Fatima Haffejee – Cii Opinion | 28 September 2012
Each time we’re faced with the onslaught of a negative aspect we are quick to barricade ourselves from the rest of the world. Closeted within our own in-securities we dwell solely on our own self esteem. Our ego makes it seem as if we are the only one faced with such burdensome issues.
Our hair is never too straight, our teeth are never white enough and our bodies never just the right shape and size. Between the battle of the bulges and our identity we are more concerned with the state of our outer than our inner.
Bombarded by bill board images and paperback magazines filled with images of scantily dressed models (male and female), we become more superficial than our will power would allow for us to admit. Insecurity can no longer be subjected to a particular age group. The days of marbles and pokemon cards are long gone. We’re left with parents struggling to come to terms with the fact that at 10 years old their ‘little girl’ is no longer just a ‘little girl’.
It is often when discussing incidents like these that I find myself coming across as judgmental. Yet, I continue to smack my lips in vehement disbelief. The commonly heard ‘you know when I was your age. . ‘ is not without accuracy.
The month of September marks disability awareness month. Whilst many teenagers (and even adults) may be struggling to come to terms with their insecurities there are individuals in our midst with genuine reasons to fear waking up the next morning. Yet, some of the happiest of persons I have ever met are the ones who face their entire lives with a disability.
There are many people who feel that their lives are enriched by their experiences with a disability, and would choose rather to live with their disability than erase it.
Many people often feel uncomfortable around a disable person. More so, they’re afraid of saying the wrong thing, using the wrong terminology or sounding overly sympathetic.
So I ask the question (and answer it) for you. How do we treat a person with a disability?
Disabled people mainly want two things from you:
1.That you respect them (as you would anybody else) and
2.That you see them beyond their disability.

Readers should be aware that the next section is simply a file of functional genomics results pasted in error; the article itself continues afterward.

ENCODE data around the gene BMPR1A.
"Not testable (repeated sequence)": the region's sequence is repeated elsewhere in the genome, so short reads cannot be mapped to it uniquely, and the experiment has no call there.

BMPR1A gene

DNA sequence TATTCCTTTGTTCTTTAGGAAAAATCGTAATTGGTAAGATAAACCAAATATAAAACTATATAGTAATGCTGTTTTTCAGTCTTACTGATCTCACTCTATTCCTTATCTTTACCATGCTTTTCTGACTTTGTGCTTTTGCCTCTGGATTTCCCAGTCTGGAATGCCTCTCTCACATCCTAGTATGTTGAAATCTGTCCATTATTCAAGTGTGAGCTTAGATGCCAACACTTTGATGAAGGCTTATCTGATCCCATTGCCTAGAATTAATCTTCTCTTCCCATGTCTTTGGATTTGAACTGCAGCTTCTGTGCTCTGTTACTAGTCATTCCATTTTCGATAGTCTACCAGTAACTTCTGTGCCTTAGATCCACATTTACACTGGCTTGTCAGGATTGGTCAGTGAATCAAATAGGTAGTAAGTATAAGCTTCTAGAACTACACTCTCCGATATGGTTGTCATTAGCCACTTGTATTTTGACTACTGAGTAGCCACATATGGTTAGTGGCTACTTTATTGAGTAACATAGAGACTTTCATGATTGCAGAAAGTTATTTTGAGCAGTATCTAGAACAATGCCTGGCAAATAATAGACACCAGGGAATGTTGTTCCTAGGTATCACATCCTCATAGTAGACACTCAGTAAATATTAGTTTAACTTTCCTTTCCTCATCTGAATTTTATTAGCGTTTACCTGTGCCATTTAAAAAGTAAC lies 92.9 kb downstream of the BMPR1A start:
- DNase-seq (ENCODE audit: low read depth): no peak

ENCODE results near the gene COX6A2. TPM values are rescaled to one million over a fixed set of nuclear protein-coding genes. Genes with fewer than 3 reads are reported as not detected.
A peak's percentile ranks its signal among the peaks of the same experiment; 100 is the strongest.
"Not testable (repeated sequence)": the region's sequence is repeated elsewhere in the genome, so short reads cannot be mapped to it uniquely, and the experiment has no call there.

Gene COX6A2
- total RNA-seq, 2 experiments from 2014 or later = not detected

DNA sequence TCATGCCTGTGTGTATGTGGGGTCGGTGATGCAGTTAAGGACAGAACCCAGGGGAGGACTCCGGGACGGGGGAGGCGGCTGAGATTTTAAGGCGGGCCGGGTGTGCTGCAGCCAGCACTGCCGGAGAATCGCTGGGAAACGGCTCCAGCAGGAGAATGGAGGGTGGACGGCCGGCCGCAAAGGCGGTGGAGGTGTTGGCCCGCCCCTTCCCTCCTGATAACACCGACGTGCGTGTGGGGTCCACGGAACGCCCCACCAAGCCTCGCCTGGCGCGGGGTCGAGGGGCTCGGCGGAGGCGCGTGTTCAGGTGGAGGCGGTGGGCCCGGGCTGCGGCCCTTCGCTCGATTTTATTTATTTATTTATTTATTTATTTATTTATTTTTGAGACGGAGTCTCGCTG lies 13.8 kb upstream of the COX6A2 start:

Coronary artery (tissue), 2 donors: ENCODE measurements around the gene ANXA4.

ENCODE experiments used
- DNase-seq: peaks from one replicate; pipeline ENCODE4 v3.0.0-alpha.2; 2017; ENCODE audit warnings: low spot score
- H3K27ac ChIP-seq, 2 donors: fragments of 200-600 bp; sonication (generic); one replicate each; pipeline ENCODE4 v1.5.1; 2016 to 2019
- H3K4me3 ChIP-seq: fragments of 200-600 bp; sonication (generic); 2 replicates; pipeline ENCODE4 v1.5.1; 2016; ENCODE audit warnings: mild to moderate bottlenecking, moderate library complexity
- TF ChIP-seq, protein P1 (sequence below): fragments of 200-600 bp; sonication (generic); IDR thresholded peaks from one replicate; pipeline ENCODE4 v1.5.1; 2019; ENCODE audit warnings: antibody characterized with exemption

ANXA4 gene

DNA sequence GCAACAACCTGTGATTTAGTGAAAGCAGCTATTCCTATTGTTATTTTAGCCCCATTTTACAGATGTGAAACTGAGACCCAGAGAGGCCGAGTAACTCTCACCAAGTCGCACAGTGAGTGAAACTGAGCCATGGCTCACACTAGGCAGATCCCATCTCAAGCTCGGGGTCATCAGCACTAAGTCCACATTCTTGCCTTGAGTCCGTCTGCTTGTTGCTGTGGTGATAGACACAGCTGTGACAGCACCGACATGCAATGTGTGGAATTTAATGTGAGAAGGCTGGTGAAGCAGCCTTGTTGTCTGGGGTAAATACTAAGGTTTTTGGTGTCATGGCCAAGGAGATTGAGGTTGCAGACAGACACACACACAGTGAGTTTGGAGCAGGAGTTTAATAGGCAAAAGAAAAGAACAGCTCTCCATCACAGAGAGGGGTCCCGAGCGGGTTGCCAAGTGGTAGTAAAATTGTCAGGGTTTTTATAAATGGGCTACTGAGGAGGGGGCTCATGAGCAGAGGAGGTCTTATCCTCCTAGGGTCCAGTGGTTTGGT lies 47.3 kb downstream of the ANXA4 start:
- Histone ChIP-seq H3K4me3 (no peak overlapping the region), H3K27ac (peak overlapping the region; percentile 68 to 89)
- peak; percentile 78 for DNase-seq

It is important for us to know when interacting with a disabled person that they too are people just like us.
Here under is a guideline on how to interact with people with disabilities.
(As extracted from: The Guide to etiquette and behaviour for relating to persons with disabilities)
Don’t make assumptions
about people or their disabilities. Don’t assume you know what someone wants, what he feels, or what is best for him. If you have a question about what to do, how to do it, what language or terminology to use, or what assistance to offer, ask them.
Remember that people with disabilities have different preferences. Just because one person with a disability prefers something one way doesn’t mean that another person with the same disability also prefers it that way.
Ask before you help. Before you help someone, ask if she would like help. In some cases a person with a disability might seem to be struggling, yet she is fine and would prefer to complete the task on her own. Follow the person’s cues and ask if you are not sure what to do. Don’t be offended if someone declines your offer of assistance.
Talk directly to the user, not to the interpreter, attendant, or friend. You don’t need to ignore the others entirely; just make sure to focus your interaction with the user. When a user who is deaf has an interpreter, the user will look at the interpreter as you are talking. It might take a little extra effort to remember to face the user rather than the interpreter.
If you will be speaking for some time with a person in a wheelchair, sit down so that you are at eye level with her so she doesn’t have to strain her neck to look up at you.
Speak normally. Some people have a tendency to talk louder and slower to people with disabilities; don’t. Don’t assume that because a person has one disability, that he also has a cognitive disability or is hard of hearing. For example, a person with cerebral palsy might use a wheelchair, have uncontrolled upper body movements, have difficulty speaking, and yet have very good hearing, cognitive abilities, and intelligence.
Use normal language including “see” and “look.” It’s fine to use common phrases such as, “Do you see what I mean?” even to people who are blind. People who are blind often make comments such as, “I can’t find what I’m looking for.”
Use “people-first” language when referring to people with disabilities. People-first language means put the person first and the disability second. For example, say “a man who is blind” rather than “a blind man,” and “a woman who uses a wheelchair” instead of “a wheelchair-bound woman.” Use people-first language when speaking with people with disabilities, and when speaking and writing about people with disabilities.
Avoid potentially offensive terms or euphemisms. Commonly accepted terminology includes “people with disabilities” and “a person with a visual/hearing/physical/speech/cognitive impairment.” Many people find annoying or offensive: restricted to a wheelchair, victim of, suffers from, retarded, deformed, crippled, and euphemisms such as physically challenged. If you are unsure, ask the person with a disability what terminology he prefers.
Once while a person was reading a consent form aloud, after hearing “visually impaired” several times, a participant said: “I’m blind. I know I’m blind. Just say ‘blind.”